SSO to play work by 19-year-old student at concert on Jan 29

Juilliard School student Koh Cheng Jin is described as a new musical hero for Singapore.
Juilliard School student Koh Cheng Jin is described as a new musical hero for Singapore.PHOTO: SINGAPORE SYMPHONY ORCHESTRA

The orchestra will play a work by 19-year-old student Koh Cheng Jin at its 37th birthday concert on Jan 29

The Singapore Symphony Orchestra (SSO) celebrates established and new repertoire at its 37th birthday concert on Jan 29.

Heading the evening of Strauss and Mozart is Horizons, a new commissioned work by 19-year- old composer Koh Cheng Jin.

Conductor Darrell Ang calls her "a new musical hero for Singapore".

Ang, 36, is referring to the theme of the evening at the Esplanade Concert Hall - celebrating musical heroes. Anchoring the programme are Ein Heldenleben or A Hero's Life, a massive orchestral work by Strauss, as well as an appearance by lauded Singapore-born pianist Melvyn Tan - another of Ang's "heroes" - playing Mozart's Piano Concerto No. 22 In E-Flat Major.

Koh belongs in this line-up, says Ang. "Here is a talent that is truly world-class," he says in an e-mail interview from Europe, where he is based.

"Her command of the orchestra - indeed of the instruments for whom she writes - is beyond her young years; her fertile imagination is full of strong ideas, and her innate musical sensibilities and feeling for form, structure and line are irreproachable."

He has followed her progress since he was music director of the Singapore National Youth Orchestra and she was a 13-year-old violinist and budding composer.

When asked to present a Singaporean composer for the orch- estra's anniversary concert, he immediately chose her.

He says: "I feel a lot of the music being written nowadays is not very good. There are some amazing talents, of course, and these are the composers whose music I deeply admire and would gladly study and perform. There are not many of them and when I come across a young composer of talent, which is a rare occasion, I get uncommonly excited."

Koh is in her first-year studying composition at the famous Juilliard School in New York, with financial assistance from Loke Cheng Kim Foundation in Singapore.

In 2014, when she was enrolled at the School of the Arts (Sota) here, she was one of eight Singaporeans under the age of 35 whose music was chosen by the SSO for its workshop, in an initiative to encourage young composers.

This month's concert marks the first time that the orchestra will play her work in public.

"I'm super stoked and excited," Koh says in a Skype chat. "This is an immense opportunity. I'm not as seasoned as others in the scene."

Horizons is between nine and 10 minutes long and was written in three months. She says it was inspired by a quote from the late former prime minister Lee Kuan Yew: "To the young and the not too old, I say look at the horizon, find that rainbow, go ride it."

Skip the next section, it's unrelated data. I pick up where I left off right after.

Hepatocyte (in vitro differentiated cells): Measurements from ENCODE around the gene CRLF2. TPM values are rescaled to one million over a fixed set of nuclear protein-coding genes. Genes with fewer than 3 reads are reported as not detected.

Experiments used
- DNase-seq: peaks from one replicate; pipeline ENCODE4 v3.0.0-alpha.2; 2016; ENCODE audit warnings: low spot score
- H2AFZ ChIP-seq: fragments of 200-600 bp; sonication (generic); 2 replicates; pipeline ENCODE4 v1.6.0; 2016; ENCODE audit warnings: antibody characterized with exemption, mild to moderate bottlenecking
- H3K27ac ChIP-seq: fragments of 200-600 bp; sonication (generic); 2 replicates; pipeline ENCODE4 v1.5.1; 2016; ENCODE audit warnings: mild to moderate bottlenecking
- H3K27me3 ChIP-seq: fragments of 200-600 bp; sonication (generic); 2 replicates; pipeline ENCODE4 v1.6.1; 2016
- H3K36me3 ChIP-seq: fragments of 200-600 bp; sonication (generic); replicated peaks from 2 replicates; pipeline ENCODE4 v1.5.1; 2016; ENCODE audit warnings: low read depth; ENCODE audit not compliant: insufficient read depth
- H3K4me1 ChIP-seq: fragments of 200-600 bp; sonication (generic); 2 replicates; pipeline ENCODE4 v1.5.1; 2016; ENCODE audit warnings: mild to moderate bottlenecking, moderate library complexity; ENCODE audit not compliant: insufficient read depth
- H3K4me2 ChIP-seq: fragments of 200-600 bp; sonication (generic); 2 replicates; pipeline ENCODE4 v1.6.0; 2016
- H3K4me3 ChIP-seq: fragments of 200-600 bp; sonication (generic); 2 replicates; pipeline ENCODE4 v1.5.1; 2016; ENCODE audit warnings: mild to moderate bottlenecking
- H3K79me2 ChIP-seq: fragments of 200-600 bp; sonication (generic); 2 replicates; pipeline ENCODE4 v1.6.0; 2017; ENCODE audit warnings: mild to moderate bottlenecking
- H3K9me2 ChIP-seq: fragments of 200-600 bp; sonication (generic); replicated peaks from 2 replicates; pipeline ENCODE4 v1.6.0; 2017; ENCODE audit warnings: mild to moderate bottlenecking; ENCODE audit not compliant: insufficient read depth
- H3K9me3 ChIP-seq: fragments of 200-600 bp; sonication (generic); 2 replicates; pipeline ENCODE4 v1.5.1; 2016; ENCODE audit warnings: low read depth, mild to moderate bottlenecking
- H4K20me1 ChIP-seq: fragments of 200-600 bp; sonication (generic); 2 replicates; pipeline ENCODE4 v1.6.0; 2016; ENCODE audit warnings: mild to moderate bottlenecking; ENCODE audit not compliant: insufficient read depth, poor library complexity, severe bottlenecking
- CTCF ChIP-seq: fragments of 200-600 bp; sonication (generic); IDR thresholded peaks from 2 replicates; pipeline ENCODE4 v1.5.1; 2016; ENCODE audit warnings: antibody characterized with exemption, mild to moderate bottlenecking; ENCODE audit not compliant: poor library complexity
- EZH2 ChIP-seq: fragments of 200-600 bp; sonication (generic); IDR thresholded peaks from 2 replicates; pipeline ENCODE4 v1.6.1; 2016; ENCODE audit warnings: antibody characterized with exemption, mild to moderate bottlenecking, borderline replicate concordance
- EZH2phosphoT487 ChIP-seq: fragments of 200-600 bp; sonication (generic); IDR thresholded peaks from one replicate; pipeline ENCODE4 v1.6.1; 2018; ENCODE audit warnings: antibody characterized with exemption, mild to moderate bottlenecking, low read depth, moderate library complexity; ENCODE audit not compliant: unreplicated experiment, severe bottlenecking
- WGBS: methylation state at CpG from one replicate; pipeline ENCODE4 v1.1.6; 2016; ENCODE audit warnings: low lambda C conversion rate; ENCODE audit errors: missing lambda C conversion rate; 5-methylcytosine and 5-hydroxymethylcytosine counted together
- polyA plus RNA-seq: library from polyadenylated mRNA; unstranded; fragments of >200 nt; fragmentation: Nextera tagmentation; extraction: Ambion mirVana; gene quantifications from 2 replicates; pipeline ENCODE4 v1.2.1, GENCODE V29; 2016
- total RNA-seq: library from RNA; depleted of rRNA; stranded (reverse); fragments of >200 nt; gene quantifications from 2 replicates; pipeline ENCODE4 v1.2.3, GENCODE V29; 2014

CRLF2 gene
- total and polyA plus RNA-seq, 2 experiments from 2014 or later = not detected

She adds: "I was very affected by his death so the music starts on a dark note with a string quartet. Then it gets more positive and vibrant, from dark to brightness."

Koh is a multi-talented musician who has won prizes in the Singapore National Chinese Music Competition for playing the yangqin or Chinese dulcimer.

However, she started with Western instruments: At age five, her mother, a former piano teacher turned housewife, taught her to play the piano and sent her for violin lessons a year later.

Koh's father is a transport service operator. She has an older brother in national service and a younger sister in secondary school.

Though she majored in the yangqin at the School of the Arts, she turned to Western instruments for her first composition in 2011. The music was written for a school project where students had to apply their art to Shakespeare's Romeo And Juliet. The Western text called for Western instruments, she says.

A year later, she began writing more melodies under the mentorship of Dr Kelly Tang, who is dean, arts & special projects at Sota and teaches composition.

When the SSO chose her work Candle Burns At Both Ends for its workshop, she sat entranced as it brought her music to life.

She says: "I had goosebumps all over because it sounded so good and the orchestra brought my imagination to life way better than I had envisioned. It was a surreal experience I will never forget.

"From the reading, I was able to pick out certain issues regarding orchestration and balance which I can improve on and when I wrote Horizons, I remembered that."

She can hardly wait to return to Singapore and sit in on rehearsals for Horizons on Jan 26. "SSO is a fabulous orchestra and its sensitive playing really inspires me. I am so grateful for the opportunity."

A version of this article appeared in the print edition of The Straits Times on January 19, 2016, with the headline 'Teen writes for SSO'. Print Edition | Subscribe